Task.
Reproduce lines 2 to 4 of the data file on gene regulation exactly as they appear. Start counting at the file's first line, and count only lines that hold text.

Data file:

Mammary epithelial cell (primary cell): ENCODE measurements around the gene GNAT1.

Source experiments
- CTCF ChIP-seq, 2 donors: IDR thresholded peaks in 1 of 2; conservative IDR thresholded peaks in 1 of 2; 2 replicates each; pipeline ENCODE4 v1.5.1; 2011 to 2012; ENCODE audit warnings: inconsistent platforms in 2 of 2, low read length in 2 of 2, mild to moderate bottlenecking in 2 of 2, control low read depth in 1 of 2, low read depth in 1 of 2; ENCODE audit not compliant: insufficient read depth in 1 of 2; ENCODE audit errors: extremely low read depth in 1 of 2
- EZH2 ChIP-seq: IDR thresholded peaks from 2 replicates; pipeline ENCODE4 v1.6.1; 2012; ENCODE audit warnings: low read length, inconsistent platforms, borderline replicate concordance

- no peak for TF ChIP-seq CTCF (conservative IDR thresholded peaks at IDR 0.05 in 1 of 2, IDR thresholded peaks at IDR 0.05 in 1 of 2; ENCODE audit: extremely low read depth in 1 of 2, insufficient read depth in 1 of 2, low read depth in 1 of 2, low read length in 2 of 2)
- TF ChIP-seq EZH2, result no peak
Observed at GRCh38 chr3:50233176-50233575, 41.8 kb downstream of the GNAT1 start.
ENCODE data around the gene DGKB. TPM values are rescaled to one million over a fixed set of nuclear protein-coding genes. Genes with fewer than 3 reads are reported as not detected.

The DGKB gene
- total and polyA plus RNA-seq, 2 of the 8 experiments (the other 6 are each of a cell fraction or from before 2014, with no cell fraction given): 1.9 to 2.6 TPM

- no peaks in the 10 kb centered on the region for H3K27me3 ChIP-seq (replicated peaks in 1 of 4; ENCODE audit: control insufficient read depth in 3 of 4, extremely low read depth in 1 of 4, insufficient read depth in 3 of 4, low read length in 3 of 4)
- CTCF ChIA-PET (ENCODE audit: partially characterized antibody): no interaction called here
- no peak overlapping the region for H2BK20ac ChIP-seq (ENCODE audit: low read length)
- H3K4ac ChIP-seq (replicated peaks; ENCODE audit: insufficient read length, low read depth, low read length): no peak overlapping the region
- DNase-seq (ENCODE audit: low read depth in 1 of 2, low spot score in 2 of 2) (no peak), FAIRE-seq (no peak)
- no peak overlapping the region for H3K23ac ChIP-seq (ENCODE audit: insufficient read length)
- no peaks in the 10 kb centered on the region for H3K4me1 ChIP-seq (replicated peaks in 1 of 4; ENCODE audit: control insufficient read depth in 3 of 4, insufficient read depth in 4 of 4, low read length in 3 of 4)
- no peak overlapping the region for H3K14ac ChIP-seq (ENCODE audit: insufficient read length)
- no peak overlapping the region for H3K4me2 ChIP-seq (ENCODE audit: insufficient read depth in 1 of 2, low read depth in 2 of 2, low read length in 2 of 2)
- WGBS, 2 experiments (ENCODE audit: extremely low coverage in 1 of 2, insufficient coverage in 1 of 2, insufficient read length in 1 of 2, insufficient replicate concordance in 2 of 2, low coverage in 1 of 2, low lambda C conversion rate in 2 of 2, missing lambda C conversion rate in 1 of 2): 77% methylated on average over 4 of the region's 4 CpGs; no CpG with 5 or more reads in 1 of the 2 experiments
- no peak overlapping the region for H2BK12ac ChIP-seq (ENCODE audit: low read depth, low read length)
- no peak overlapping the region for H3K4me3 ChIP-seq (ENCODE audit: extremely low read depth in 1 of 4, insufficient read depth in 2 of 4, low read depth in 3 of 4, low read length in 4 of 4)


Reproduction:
Source experiments
- CTCF ChIP-seq, 2 donors: IDR thresholded peaks in 1 of 2; conservative IDR thresholded peaks in 1 of 2; 2 replicates each; pipeline ENCODE4 v1.5.1; 2011 to 2012; ENCODE audit warnings: inconsistent platforms in 2 of 2, low read length in 2 of 2, mild to moderate bottlenecking in 2 of 2, control low read depth in 1 of 2, low read depth in 1 of 2; ENCODE audit not compliant: insufficient read depth in 1 of 2; ENCODE audit errors: extremely low read depth in 1 of 2
- EZH2 ChIP-seq: IDR thresholded peaks from 2 replicates; pipeline ENCODE4 v1.6.1; 2012; ENCODE audit warnings: low read length, inconsistent platforms, borderline replicate concordance